“Our main focus is educating about the Temple Mount, but unfortunately we learned that since we’re engaging with a Christian audience that’s their main thing in the back of their minds, the first thing when you talk about it, [so] we have to address it.”
A third temple in… Silwan?
The crux of a “hoax” addressed during the conference is a long discredited theory by Ernest L Martin — recently revived in books, articles and viral YouTube videos with millions of combined views — that claims the Jewish temples never stood on the Temple Mount, but rather in the nearby City of David in the East Jerusalem Silwan neighborhood, despite an abundance of archaeological and textual evidence to the contrary.
For proponents of the theory, it provides a “solution” to the apparently irreconcilable claims to the compound by Muslims and Jews.
“I think for Bible-believing Christians, it’s interesting to them that maybe it would not conflict with Muslim holy sites, but I think that’s obviously immature,” said Enarson, a Sweden-born evangelical Christian.
He also suggested the allure of the theory could stem from deep-rooted Christian supersessionist views of Judaism.
“There’s been thousands of years, almost 2,000 years, of Christian anti-Semitism, of replacement theology that subconsciously, I think, with many Christians it lends it easier to have this idea of ‘oh, the Jewish people missed it. They’re wrong again. And now we found something out that they don’t know.’ So you have articles appear, like ‘Wailing at the wrong wall’ and things like that,” he said.
“I don’t think a lot of Christian people consciously think that, but that’s something in the back of the history of the relationship between Christians and Jews. And we really want to change that.”
‘Jesus loved the Temple Mount’
Will pro-Israel evangelical Christians offer a tailwind to right-wing activism over the holy site? Though Wednesday’s event appeared unprecedented in terms of evangelical interest in the issue, the Cry for Zion organization has limited reach on social media (with only several thousand likes), and the Israeli government has firmly rejected any notion of changing the status quo.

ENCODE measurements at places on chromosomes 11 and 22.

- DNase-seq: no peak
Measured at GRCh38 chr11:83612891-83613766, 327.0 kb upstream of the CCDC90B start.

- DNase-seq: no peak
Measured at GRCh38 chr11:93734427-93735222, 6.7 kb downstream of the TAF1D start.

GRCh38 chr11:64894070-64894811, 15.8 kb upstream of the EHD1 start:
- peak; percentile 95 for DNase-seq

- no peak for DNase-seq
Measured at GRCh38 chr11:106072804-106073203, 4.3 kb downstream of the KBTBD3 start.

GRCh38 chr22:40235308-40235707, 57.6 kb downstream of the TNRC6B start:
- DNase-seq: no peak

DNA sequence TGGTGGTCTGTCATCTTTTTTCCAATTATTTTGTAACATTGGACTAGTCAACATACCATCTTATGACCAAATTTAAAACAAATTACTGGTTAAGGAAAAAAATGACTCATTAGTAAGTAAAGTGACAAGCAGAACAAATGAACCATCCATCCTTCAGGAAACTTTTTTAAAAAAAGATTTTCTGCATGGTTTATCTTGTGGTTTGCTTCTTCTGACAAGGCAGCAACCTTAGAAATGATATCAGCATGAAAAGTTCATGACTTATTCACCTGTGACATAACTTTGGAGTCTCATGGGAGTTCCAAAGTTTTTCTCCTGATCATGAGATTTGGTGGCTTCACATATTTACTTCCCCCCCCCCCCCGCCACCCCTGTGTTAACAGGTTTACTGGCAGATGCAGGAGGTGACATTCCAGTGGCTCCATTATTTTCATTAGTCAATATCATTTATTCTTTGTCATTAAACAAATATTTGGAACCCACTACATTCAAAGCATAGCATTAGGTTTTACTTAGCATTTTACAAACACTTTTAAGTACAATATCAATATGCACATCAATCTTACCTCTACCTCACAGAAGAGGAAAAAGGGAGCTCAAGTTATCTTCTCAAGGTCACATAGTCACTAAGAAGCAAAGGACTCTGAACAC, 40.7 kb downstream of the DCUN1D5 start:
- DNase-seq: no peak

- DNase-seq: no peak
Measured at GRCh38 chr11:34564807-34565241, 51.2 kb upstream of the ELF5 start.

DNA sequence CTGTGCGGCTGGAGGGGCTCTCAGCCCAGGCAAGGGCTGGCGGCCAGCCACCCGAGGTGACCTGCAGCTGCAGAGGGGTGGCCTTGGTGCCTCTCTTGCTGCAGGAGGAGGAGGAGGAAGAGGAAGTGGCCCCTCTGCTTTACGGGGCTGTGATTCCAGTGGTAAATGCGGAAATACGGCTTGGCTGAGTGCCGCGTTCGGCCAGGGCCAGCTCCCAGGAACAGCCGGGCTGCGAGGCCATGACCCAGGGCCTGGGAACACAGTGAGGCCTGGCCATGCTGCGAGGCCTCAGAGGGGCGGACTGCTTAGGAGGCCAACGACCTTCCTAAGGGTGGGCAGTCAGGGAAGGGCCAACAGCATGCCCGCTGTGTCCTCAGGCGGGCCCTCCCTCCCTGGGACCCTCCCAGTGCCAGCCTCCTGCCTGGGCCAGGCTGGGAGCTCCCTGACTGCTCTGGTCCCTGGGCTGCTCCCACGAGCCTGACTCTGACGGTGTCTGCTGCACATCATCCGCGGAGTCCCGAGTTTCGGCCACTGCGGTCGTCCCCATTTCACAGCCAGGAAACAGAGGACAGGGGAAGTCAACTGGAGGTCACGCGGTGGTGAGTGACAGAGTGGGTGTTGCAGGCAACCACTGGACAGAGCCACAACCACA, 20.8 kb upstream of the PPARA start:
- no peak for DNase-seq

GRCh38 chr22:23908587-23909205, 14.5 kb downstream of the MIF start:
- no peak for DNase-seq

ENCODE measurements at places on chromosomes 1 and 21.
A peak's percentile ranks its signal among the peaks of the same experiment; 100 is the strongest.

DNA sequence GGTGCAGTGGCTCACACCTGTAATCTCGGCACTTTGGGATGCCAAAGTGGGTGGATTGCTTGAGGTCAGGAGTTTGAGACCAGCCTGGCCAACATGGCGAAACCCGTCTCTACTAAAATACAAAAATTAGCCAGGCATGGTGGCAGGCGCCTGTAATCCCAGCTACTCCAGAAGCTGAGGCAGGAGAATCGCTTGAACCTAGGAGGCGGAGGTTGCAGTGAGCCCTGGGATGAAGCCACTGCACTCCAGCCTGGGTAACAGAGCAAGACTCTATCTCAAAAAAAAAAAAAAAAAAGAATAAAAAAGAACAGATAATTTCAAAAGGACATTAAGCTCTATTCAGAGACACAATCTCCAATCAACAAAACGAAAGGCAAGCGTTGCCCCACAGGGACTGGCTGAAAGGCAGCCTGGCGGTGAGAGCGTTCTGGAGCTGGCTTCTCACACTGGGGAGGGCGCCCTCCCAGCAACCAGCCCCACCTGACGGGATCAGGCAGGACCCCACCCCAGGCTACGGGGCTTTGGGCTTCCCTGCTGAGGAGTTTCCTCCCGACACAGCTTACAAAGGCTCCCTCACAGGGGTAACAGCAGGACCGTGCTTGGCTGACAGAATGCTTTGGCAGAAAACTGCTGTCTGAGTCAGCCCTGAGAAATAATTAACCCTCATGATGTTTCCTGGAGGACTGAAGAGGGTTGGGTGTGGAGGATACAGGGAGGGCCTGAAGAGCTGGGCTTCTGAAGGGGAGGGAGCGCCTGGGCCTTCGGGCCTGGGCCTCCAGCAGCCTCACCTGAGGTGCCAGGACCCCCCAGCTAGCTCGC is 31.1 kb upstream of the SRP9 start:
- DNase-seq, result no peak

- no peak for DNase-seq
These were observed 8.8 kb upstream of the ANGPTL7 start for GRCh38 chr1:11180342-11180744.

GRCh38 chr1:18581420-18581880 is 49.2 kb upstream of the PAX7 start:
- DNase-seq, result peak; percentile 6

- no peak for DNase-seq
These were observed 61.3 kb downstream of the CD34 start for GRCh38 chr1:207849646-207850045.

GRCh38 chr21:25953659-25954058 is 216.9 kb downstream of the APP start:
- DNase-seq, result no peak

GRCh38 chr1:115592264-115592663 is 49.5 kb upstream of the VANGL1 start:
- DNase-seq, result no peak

And despite what conference organizers describe as an “awakening” that has seen more Christians visit the compound since 2013 (Why is that? “I really don’t know,” said Enarson), there is still a theological “schism” over the issue.
“A lot of Christians, who love Israel, are rejecting replacement theology and that includes the Temple Mount being passé and old, and being relevant and holy and sacred today,” insisted Enarson.
A packet distributed at the conference attempted to smooth over the theological rifts and questions raised by support for a Jewish Temple Mount movement, with articles such as “What about the temple of antichrist?” and “The apostles loved the Temple Mount.”
Backing animal sacrifices that were traditionally the centerpiece of Jewish ritual at the holy site, an article by Enarson acknowledges, is “touchy.”
“We are all often blind to our own worldview and Christians may be just as disturbed by the Hebrew Bible’s view of sacrificing sheep, as Jews may be disturbed by the Christian thought of the ‘human sacrifice’ of Jesus. It’s high time to take a fresh look at this topic!”
In another article, titled “Jesus loved the Temple Mount,” he writes: “Whatever Christian tradition of interpretation one subscribes to, one thing is clear: Jesus loved the Temple Mount — Mt. Zion — where the holy House of God stood. His disciples even said that zeal for God’s temple consumed him, and, like the weeping prophet Jeremiah, Jesus wept when he foresaw its destruction.”
Outside the conference hall, where books and t-shirts were on sale, and a model temple was set up, a table with a poster citing Psalms 69:8 pandered to Jewish and Christian buyers equally: “For the zeal for your house consumes me.”